>>>Yorkshire: Brontë Country

Yorkshire: Brontë Country

It has been 200 years since Charlotte Brontë was born, but the moors of north England, like in any good romantic novel, are still sighing with love for her.
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efore Julie Andrews gave music to the hills, Charlotte Brontë seduced them. She was born in Thornton, a small rural town in north England, on 21 April 1816, the third of six Brontë siblings, who preferred Lord Byron to domestic tasks. “Literature cannot be the business of a woman’s life, and it ought not to be”, poet Robert Southey told her in a letter. Ignoring him, she allowed herself to write a story that was “ordinary”, “vulgar” and “lacking delicacy”, according to critics of the time. Jane Eyre (1847) is, today, one of the most revered classics of English literature.
At Ponden Hall, you can see a reproduction of Catherine’s bed (the main female character in Wuthering Heights).

The Lake Poets’ inspiration

The Lake District in Cumbria is the largest national park in England. It was much appreciated by Charlotte Brontë in her day (and was where she met Elizabeth Gaskell, her biographer), and by Lake Poets like Robert Southey, William Wordsworth and Samuel Taylor Coleridge, the first of the romantic poets.

“I am no bird; and no net ensnares me,” claims its protagonist. Now it is possible to glimpse its writer’s passionate personality and rebellious streak. The relationship between Mr Rochester, a wealthy landowner, and his daughter’s governess was based on her unrequited love for a married professor she met when studying in Brussels. Charlotte brought the story to Victorian England and, in Yorkshire, found the perfect pastoral and Gothic setting, comprising inclement mornings and rain that batters the windows. Also known as God’s Own County and the Garden of England, it is one of the largest green spaces in Europe.
Lowood, the cruel boarding school where Jane spends her childhood and part of her youth, was inspired by Cowan Bridge Clergy Daughters’ School (Lancashire). That is where Charlotte went in 1824, with her older sisters, Maria and Elizabeth. Both died of tuberculosis in 1825. The writer always blamed what happened on the terrible conditions they had lived in. The school was transferred to Casterton in 1833, but the building is still standing and there is a commemorative plaque in memory of them.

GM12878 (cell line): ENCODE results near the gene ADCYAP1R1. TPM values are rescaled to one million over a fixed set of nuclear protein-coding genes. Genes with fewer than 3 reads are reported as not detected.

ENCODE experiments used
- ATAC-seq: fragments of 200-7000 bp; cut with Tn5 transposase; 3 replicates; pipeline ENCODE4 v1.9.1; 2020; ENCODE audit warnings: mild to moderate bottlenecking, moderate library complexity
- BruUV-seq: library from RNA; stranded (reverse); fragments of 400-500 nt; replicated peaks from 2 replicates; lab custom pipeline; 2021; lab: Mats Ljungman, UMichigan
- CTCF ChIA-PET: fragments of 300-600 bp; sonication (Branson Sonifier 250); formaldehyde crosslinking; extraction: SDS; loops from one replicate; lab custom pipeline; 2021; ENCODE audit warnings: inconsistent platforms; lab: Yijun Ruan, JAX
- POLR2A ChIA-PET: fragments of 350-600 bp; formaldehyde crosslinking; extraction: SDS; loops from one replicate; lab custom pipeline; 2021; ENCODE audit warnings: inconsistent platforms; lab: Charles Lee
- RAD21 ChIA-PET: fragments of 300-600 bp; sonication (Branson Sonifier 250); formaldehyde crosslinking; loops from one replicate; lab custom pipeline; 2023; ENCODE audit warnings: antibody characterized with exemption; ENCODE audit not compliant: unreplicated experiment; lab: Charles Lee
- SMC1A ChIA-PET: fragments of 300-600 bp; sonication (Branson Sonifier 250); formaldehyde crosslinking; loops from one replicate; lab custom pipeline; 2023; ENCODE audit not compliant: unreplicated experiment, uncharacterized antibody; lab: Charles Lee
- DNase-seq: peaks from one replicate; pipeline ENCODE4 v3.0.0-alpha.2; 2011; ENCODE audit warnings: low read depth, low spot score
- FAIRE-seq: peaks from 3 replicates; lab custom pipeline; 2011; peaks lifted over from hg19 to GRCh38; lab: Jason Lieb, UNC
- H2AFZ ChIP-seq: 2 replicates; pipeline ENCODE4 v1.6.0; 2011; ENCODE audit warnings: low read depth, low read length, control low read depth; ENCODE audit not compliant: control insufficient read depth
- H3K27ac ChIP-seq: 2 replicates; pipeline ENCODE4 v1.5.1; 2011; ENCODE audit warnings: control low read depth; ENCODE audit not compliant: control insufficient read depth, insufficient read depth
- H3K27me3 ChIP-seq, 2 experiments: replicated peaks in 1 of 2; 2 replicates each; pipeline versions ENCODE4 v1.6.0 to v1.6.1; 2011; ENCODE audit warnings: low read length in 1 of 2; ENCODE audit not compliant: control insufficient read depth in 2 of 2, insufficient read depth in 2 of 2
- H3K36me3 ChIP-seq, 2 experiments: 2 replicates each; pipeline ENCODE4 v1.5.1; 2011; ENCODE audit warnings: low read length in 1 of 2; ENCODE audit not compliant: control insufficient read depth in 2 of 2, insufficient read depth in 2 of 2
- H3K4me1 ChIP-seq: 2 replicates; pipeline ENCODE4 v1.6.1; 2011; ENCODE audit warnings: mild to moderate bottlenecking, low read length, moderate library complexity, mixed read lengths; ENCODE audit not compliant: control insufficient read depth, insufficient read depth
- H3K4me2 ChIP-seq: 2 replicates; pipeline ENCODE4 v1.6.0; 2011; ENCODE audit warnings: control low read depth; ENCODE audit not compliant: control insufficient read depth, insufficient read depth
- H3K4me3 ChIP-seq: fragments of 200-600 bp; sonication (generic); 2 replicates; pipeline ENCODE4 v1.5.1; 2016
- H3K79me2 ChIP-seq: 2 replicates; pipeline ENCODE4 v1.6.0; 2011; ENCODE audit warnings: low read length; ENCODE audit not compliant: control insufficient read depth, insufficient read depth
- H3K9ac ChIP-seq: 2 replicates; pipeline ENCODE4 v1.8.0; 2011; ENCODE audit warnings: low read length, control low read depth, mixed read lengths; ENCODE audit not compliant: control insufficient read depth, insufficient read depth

The Lake District National Park welcomes fifteen million visitors each year and is home to twelve of the largest lakes in England.
Photo: © Nick-Thorne
Norton Conyers is located six kilometres from the market town of Ripon (North Yorkshire). There were no expectations that this modest cottage would become a literary benchmark. Charlotte Brontë visited it in 1839 and based details of Thornfield Hall on its inside. However, its biggest contribution to the novel was the story of a woman who was confined to the attic 60 years earlier, which gave her the inspiration for the character of Rochester’s wife. Norton Conyers is open to visitors from March to August.
The Lake District National Park welcomes fifteen million visitors each year and is home to twelve of the largest lakes in England.
The heart of Brontë Country is Haworth, where Charlotte lived with her sisters: Emily, who wrote Wuthering Heights and Anne, author of Agnes Grey. The Brontë Parsonage Museum is the family’s house-museum, the home where the Brontës wrote their leading works. “Bright, sharp and ambitious” is how novelist Tracy Chevalier defines her, for the exhibition Charlotte Great and Small. Until December 2016, it will explore the contrast between her “constrained life and huge ambition.” The show includes personal items, such as books, shoes, dresses and even a love letter on loan from the British Library. A VIP tour will also allow entry to the library, which is normally closed to the public.
“Haworth expresses the Brontës; the Brontës express Haworth” said Virginia Woolf. This town’s fondness of the sisters was made obvious in 2012. Residents contributed money from their own pockets to restore the crypt of the church where Charlotte and Emily are buried. It is also worth visiting Ponden Hall, traditionally known as the Linton’s home in Wuthering Heights (under the name Thrushcross Grange). Today it is a Bed & Breakfast offering rooms inspired by the most famous sisters in romantic literature.

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